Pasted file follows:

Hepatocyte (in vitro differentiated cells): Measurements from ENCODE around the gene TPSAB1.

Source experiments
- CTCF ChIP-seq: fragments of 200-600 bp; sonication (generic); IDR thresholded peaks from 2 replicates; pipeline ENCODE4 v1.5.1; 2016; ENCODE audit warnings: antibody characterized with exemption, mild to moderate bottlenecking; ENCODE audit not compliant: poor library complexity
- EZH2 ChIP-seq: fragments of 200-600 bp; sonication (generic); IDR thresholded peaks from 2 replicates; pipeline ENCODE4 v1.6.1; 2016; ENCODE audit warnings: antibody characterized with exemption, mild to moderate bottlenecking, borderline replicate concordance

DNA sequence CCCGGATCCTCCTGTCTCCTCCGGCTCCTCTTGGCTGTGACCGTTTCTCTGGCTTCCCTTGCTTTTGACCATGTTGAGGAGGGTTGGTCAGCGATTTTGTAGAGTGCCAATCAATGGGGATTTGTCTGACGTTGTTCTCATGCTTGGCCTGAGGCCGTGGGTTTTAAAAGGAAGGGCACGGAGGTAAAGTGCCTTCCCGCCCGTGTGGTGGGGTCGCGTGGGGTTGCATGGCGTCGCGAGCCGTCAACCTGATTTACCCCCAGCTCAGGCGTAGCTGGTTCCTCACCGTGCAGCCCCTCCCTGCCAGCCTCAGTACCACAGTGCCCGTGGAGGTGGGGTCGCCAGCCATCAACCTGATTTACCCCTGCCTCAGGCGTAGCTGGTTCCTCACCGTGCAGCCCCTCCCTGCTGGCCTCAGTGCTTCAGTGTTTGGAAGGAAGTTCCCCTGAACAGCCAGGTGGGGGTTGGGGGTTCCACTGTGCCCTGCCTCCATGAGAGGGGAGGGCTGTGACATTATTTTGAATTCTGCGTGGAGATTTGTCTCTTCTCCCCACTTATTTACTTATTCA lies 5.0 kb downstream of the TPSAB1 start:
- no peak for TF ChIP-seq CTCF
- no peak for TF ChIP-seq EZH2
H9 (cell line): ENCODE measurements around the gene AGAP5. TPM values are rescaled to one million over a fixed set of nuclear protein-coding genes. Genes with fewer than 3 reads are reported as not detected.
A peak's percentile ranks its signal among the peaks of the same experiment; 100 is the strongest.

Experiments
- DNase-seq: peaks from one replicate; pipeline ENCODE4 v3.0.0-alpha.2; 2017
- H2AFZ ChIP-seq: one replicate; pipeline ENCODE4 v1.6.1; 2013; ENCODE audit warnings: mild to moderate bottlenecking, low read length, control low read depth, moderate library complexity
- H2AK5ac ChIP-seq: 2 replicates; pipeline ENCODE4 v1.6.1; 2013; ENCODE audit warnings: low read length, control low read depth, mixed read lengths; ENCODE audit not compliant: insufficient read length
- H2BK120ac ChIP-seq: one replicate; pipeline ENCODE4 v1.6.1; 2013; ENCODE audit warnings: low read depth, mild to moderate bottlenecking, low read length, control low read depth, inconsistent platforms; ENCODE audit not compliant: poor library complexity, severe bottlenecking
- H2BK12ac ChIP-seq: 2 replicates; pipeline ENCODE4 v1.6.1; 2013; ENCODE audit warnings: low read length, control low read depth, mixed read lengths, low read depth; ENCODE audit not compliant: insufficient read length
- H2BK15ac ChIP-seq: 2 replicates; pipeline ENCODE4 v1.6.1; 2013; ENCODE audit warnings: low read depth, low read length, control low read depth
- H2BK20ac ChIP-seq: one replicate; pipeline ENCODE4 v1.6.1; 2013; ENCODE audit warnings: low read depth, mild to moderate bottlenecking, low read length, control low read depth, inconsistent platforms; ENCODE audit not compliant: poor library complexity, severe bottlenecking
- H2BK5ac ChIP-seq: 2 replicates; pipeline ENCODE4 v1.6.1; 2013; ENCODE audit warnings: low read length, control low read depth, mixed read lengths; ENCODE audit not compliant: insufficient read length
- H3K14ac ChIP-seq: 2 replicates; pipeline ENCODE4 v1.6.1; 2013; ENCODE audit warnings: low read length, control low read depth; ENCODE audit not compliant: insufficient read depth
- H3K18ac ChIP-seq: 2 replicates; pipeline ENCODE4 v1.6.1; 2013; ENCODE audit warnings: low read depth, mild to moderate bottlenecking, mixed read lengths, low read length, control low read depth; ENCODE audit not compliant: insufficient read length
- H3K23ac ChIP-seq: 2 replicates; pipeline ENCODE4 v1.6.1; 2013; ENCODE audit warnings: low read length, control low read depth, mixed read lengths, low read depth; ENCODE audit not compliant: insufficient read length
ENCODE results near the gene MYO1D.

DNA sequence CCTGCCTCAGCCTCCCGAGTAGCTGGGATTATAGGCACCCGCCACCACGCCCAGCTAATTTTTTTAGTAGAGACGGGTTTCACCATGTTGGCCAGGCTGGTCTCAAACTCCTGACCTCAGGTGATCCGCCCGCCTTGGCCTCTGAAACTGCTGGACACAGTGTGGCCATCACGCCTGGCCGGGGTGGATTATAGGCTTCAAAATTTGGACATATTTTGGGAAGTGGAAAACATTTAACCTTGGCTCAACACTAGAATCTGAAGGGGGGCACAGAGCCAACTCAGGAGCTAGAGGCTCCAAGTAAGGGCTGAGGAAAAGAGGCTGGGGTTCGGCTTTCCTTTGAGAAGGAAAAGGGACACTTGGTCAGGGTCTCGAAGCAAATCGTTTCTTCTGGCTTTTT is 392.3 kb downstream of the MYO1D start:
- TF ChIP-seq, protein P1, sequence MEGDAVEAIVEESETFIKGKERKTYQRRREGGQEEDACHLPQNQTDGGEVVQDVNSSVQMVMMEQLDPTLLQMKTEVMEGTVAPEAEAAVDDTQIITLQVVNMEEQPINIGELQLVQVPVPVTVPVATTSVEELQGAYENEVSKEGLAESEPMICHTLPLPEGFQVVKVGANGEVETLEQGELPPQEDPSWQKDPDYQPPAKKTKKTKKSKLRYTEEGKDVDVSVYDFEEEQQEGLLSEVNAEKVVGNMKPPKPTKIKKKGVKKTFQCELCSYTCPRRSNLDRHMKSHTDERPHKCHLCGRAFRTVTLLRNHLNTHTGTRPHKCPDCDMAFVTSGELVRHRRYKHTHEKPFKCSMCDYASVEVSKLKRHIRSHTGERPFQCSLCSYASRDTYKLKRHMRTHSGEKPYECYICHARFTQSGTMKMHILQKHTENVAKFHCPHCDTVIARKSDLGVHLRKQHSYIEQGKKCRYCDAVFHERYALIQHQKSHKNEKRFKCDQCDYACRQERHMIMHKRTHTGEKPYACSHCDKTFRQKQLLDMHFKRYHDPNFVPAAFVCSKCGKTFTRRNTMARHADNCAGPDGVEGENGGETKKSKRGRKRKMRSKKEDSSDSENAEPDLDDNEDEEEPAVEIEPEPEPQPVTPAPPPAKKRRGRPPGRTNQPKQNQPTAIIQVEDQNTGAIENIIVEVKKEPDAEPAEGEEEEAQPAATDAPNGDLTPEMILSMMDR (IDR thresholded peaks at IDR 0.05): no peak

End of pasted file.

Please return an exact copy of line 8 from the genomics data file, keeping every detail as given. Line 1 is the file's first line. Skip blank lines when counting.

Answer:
H9 (cell line): ENCODE measurements around the gene AGAP5. TPM values are rescaled to one million over a fixed set of nuclear protein-coding genes. Genes with fewer than 3 reads are reported as not detected.